One of the file formats that Debrief uses is the Replay format (.rep). These are ASCII files that contain vessel position date in a flat-file format. (Replay was an application used in Debrief-style tasks in Royal Navy analysis in past years.)
Debrief can also load data stored in the increasingly popular KML format. This is covered in the Section 16.3.1, “Introduction to KML file format”
A sample rep file is below:
Example 1.1. Sample Replay file contents
951212 050000.000 NELSON @C 12 11 10.63 N 11 41 52.37 W 269.7 2.0 0 951212 050100.000 NELSON @C 12 11 10.58 N 11 42 2.98 W 269.7 2.0 0 ;NARRATIVE: 951212 095700.000 COLLINGWOOD SUSPECTED DETECTION OF RED 951212 050200.000 NELSON @C 12 11 10.51 N 11 42 14.81 W 269.9 2.0 0 951212 050300.000 NELSON @C 12 11 10.51 N 11 42 27.27 W 268.7 2.0 0 951212 050400.000 NELSON @C 12 11 10.28 N 11 42 40.33 W 270.6 2.0 0
Since Autumn 2004 multi-word track names can now be read in if they are surrounded by quotation marks (see Section 16.1.1, “Track data”).
This data has a single vessel location per-line, with white-space separated columns containing this data:
Date (year, month, day)
Time (hours, minutes, seconds, decimal seconds)
Vessel Name (single-word)
Latitude (deg, min, sec, hemisphere)
Longitude (deg, min, sec, hemisphere)
To further illustrate this, refer to this image:
Figure 1.4. Detailed Sample Replay file contents
Note the third line, which contains a narrative entry. This entry represents one of a group of types of data called Annotation entries. These entries allow inclusion of data other than vessel locations, and can be interspersed with positional data throughout the file.
Multiple vessel tracks can be contained sequentially in a single Replay file.
For more detail regarding this file format, including how to represent annotations which are only visible for a defined time period, together with lines, ellipses and rectangles, refer to the maintainers section of the this document (Maintainer's Guide).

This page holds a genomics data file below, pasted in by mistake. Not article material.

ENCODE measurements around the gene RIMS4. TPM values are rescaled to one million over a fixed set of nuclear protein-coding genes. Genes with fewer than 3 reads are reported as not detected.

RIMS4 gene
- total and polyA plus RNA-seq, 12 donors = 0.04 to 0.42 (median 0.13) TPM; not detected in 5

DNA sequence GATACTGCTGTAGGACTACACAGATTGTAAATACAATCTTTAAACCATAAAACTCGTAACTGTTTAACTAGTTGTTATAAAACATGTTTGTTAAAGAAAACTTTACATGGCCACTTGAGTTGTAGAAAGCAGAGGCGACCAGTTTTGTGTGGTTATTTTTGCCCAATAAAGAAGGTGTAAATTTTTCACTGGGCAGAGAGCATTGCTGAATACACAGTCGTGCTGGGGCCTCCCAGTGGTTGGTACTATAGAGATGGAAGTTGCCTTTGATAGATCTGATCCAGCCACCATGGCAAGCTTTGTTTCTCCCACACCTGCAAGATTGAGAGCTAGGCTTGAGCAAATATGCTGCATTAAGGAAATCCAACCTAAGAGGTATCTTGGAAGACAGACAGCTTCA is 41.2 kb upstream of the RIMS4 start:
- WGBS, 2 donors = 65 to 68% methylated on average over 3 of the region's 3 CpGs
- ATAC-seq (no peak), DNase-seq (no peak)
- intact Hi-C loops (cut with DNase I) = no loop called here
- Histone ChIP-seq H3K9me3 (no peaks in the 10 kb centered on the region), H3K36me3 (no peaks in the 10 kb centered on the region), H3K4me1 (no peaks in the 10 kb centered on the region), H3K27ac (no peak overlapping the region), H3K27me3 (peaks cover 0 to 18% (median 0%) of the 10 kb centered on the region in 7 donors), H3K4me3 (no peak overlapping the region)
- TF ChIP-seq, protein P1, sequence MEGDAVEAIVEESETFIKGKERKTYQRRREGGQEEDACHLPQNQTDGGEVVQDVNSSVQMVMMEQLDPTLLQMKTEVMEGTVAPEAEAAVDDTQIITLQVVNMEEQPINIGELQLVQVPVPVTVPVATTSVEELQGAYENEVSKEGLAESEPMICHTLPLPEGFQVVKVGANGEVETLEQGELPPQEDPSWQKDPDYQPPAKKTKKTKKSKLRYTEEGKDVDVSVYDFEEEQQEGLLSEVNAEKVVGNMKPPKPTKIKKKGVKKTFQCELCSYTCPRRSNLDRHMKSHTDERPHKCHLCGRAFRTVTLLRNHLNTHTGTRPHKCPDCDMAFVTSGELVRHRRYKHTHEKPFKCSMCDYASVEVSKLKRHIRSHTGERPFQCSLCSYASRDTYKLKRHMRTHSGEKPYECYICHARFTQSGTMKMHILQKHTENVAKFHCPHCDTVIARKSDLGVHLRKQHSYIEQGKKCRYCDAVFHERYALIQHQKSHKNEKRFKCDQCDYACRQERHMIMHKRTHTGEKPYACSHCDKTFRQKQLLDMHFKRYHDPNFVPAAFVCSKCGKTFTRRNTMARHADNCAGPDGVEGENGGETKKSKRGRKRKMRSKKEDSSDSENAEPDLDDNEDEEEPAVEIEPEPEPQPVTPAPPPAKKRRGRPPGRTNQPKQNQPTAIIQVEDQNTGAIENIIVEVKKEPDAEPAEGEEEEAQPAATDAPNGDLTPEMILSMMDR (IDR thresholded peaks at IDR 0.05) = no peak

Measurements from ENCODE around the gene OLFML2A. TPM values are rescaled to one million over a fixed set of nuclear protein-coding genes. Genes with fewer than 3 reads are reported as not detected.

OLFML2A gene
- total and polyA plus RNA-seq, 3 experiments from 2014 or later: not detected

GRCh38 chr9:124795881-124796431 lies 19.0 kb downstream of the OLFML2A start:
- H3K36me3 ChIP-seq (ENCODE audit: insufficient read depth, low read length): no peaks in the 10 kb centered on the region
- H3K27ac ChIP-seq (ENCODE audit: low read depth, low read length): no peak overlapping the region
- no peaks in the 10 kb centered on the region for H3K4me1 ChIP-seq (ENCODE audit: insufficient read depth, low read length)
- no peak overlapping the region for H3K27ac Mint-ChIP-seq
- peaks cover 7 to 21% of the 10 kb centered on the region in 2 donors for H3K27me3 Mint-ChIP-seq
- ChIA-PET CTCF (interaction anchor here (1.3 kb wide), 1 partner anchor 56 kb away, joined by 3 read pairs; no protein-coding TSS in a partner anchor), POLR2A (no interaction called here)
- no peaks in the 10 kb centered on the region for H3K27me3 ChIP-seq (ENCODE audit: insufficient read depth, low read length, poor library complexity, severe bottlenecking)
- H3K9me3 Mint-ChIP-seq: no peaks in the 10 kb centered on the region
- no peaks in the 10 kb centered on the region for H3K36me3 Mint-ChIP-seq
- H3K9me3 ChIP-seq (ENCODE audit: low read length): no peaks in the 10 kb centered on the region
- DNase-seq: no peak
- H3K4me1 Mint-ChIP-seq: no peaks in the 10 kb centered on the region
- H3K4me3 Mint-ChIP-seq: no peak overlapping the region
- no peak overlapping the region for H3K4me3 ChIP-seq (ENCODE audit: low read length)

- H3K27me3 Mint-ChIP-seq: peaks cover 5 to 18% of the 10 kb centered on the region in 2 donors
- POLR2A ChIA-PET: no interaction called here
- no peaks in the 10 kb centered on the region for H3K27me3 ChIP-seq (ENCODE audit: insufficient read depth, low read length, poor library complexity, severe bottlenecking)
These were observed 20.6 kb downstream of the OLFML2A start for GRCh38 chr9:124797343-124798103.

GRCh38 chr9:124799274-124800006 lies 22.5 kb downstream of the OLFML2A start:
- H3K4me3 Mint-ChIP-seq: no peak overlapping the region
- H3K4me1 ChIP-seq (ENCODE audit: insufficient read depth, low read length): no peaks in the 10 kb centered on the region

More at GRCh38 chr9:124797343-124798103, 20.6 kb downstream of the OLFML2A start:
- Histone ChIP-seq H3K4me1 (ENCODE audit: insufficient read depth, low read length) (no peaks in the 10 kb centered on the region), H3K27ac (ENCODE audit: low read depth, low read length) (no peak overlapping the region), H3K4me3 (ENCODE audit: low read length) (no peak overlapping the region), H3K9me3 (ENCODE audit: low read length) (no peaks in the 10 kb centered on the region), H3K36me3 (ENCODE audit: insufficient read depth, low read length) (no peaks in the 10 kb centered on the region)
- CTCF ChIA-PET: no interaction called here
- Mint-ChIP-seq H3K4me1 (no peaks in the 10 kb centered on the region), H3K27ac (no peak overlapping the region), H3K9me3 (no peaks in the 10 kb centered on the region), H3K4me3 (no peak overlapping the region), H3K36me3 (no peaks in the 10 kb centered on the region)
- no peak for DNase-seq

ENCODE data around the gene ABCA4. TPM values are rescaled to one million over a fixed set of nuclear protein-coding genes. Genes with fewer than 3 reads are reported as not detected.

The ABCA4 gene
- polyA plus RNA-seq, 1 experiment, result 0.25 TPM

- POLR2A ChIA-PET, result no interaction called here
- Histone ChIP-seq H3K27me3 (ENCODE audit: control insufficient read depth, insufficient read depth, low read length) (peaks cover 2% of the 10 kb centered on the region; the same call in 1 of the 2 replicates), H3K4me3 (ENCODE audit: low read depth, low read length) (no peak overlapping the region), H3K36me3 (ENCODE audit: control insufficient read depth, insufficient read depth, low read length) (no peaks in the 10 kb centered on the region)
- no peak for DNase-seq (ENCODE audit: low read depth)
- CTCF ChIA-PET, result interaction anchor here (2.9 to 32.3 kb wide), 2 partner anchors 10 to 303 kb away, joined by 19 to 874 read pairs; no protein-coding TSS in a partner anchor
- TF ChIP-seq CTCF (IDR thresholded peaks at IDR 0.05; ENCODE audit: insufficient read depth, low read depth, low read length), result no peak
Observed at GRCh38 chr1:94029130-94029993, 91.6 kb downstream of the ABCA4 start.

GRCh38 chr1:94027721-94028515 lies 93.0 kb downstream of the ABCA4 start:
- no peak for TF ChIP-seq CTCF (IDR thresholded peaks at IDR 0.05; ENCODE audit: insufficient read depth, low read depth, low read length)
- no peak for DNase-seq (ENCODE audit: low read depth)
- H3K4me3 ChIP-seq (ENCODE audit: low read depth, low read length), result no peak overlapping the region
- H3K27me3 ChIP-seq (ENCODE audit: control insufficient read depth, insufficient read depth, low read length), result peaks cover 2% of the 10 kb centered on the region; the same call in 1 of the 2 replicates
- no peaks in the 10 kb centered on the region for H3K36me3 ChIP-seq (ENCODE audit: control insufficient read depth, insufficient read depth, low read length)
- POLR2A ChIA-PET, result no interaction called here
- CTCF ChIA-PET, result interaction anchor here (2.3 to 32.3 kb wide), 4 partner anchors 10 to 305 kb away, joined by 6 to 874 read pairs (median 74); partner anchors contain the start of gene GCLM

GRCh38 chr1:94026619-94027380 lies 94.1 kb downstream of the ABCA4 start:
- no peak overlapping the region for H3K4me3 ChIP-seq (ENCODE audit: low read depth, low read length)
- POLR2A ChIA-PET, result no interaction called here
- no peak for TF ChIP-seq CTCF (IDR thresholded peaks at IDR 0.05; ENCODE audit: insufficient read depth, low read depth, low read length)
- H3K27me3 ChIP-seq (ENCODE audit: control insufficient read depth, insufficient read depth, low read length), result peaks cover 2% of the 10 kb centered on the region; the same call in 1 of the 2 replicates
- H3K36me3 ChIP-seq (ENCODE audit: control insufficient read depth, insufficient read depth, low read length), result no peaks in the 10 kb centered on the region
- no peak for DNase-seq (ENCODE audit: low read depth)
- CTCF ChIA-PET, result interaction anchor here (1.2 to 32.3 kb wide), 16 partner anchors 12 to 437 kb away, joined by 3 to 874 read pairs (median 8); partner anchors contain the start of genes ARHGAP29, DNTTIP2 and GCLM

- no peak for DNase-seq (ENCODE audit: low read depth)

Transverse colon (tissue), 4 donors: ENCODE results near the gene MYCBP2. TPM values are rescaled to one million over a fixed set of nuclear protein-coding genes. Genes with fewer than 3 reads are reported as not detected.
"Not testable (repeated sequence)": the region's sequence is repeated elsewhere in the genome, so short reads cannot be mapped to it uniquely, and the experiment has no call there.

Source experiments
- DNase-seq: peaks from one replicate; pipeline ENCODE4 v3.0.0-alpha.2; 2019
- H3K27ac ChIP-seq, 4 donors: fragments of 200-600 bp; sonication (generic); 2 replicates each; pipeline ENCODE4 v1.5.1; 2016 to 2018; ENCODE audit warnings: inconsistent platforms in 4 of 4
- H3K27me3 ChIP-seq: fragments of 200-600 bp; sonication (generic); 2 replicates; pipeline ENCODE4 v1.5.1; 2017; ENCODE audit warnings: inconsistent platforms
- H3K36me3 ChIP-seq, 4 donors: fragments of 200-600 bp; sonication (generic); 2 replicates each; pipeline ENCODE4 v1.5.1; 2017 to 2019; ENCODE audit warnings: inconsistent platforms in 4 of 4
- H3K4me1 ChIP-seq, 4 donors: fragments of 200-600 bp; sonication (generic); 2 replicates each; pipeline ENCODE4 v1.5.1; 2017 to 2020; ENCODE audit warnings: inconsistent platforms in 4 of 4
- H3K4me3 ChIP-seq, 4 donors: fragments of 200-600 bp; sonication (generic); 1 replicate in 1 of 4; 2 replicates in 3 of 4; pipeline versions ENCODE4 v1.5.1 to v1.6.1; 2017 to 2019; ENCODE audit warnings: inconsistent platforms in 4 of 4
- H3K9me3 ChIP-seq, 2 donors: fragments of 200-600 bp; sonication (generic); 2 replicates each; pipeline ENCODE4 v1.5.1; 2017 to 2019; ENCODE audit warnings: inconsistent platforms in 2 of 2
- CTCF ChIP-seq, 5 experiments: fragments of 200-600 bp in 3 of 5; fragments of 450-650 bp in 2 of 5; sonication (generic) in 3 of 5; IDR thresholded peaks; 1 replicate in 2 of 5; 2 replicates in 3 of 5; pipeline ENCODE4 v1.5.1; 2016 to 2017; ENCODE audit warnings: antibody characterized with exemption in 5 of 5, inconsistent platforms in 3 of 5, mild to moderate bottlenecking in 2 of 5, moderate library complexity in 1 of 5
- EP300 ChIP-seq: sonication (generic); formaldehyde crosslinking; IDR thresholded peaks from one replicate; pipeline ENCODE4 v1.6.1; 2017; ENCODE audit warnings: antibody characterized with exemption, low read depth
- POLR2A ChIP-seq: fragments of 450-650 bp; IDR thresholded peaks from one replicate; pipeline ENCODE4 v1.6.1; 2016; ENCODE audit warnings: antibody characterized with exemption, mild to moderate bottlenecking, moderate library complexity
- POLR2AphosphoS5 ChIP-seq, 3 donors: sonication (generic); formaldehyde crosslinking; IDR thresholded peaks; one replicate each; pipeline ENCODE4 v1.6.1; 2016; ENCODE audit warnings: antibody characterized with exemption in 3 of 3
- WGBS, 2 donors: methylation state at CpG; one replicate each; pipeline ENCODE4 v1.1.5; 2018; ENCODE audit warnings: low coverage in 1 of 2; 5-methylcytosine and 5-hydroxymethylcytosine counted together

Note that the Replay file format just stores sensor readings - it does not store any formatting details. As a result, any formatting applied to a plot cannot be saved as a Replay file. Thus, Debrief has the Debrief File Format: This is a more complex file format that stores a wide range of data-types, formatting instructions, and user-interface settings (such as the current viewport on the data).
Thus, whilst you may load data from a .REP Replay file, any modifications made to the plot must be stored in a Debrief Plot File (.dpf). No changes are save to REP files by the Debrief plot editor (though it possible to make textual changes to REP files using Debrief's built-in text editor). DPF files use the XML storage format which is capable of storing structured information in predefined types, as shown in the following example:
<?xml version="1.0" encoding="UTF-8" standalone="no"?> <plot Created="Tue Nov 18 09:54:38 GMT 2008" Name="Debrief Plot"> <details Text="Saved with Debrief version dated Tue Nov 18 09:51:52 GMT 2008"/> and so on....
If this is the first time of doing this, refer to the tutorial covering importing existing data into Debrief (Track).
When data is imported, Debrief applies default values to the time labels for positions. The first point in a track, together with the first point every day, includes the day, otherwise just hours and minutes are displayed.
We do realise that you haven't learnt how to show the labels on a track yet - that's still to follow; but remember, when you switch on the labels for a track, the default labels are set at the import stage.
Figure 1.5. Select Track Mode
Once imported, it is not possible to switch between the two track modes. As such, if you need to switch modes, delete the track, re-import it, and then select the track mode required.
If you want to set a different default import mode, then use the Maritime Analysis Preferences dialog located in Windows > Preferences:
Figure 1.6. Debrief's Preferences